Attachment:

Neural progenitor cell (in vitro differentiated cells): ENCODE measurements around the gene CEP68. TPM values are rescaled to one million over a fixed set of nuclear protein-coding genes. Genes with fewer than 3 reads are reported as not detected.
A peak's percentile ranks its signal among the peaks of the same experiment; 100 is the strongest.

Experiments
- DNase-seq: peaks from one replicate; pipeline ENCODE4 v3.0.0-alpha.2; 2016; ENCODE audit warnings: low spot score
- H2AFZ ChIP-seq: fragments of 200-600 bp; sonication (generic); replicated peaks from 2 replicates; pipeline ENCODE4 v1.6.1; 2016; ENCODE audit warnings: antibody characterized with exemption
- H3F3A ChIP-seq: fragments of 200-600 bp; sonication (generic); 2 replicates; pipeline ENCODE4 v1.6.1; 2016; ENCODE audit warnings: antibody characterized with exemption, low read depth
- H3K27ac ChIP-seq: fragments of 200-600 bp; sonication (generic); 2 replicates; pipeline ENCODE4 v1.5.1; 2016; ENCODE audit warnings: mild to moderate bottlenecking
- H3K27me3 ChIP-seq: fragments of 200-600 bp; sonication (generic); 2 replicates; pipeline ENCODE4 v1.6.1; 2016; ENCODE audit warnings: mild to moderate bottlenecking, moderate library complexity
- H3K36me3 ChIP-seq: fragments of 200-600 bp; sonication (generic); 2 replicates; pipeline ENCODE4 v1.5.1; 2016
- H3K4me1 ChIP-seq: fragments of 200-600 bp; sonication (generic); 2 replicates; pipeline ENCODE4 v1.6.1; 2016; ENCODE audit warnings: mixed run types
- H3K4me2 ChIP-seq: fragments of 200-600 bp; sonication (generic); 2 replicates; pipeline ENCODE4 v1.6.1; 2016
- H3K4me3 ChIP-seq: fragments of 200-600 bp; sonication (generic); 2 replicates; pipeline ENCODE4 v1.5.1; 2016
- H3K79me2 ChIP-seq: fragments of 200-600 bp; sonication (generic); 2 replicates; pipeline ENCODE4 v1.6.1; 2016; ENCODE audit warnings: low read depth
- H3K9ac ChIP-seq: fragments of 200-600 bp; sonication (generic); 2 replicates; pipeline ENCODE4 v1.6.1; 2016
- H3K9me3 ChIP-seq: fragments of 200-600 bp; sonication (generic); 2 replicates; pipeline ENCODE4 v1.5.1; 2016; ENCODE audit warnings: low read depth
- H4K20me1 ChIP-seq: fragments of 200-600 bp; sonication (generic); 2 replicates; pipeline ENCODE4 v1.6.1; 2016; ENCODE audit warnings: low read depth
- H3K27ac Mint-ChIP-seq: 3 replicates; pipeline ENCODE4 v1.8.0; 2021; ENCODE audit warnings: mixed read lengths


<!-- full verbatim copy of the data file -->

Neural progenitor cell (in vitro differentiated cells): ENCODE measurements around the gene CEP68. TPM values are rescaled to one million over a fixed set of nuclear protein-coding genes. Genes with fewer than 3 reads are reported as not detected.
A peak's percentile ranks its signal among the peaks of the same experiment; 100 is the strongest.

Experiments
- DNase-seq: peaks from one replicate; pipeline ENCODE4 v3.0.0-alpha.2; 2016; ENCODE audit warnings: low spot score
- H2AFZ ChIP-seq: fragments of 200-600 bp; sonication (generic); replicated peaks from 2 replicates; pipeline ENCODE4 v1.6.1; 2016; ENCODE audit warnings: antibody characterized with exemption
- H3F3A ChIP-seq: fragments of 200-600 bp; sonication (generic); 2 replicates; pipeline ENCODE4 v1.6.1; 2016; ENCODE audit warnings: antibody characterized with exemption, low read depth
- H3K27ac ChIP-seq: fragments of 200-600 bp; sonication (generic); 2 replicates; pipeline ENCODE4 v1.5.1; 2016; ENCODE audit warnings: mild to moderate bottlenecking
- H3K27me3 ChIP-seq: fragments of 200-600 bp; sonication (generic); 2 replicates; pipeline ENCODE4 v1.6.1; 2016; ENCODE audit warnings: mild to moderate bottlenecking, moderate library complexity
- H3K36me3 ChIP-seq: fragments of 200-600 bp; sonication (generic); 2 replicates; pipeline ENCODE4 v1.5.1; 2016
- H3K4me1 ChIP-seq: fragments of 200-600 bp; sonication (generic); 2 replicates; pipeline ENCODE4 v1.6.1; 2016; ENCODE audit warnings: mixed run types
- H3K4me2 ChIP-seq: fragments of 200-600 bp; sonication (generic); 2 replicates; pipeline ENCODE4 v1.6.1; 2016
- H3K4me3 ChIP-seq: fragments of 200-600 bp; sonication (generic); 2 replicates; pipeline ENCODE4 v1.5.1; 2016
- H3K79me2 ChIP-seq: fragments of 200-600 bp; sonication (generic); 2 replicates; pipeline ENCODE4 v1.6.1; 2016; ENCODE audit warnings: low read depth
- H3K9ac ChIP-seq: fragments of 200-600 bp; sonication (generic); 2 replicates; pipeline ENCODE4 v1.6.1; 2016
- H3K9me3 ChIP-seq: fragments of 200-600 bp; sonication (generic); 2 replicates; pipeline ENCODE4 v1.5.1; 2016; ENCODE audit warnings: low read depth
- H4K20me1 ChIP-seq: fragments of 200-600 bp; sonication (generic); 2 replicates; pipeline ENCODE4 v1.6.1; 2016; ENCODE audit warnings: low read depth
- H3K27ac Mint-ChIP-seq: 3 replicates; pipeline ENCODE4 v1.8.0; 2021; ENCODE audit warnings: mixed read lengths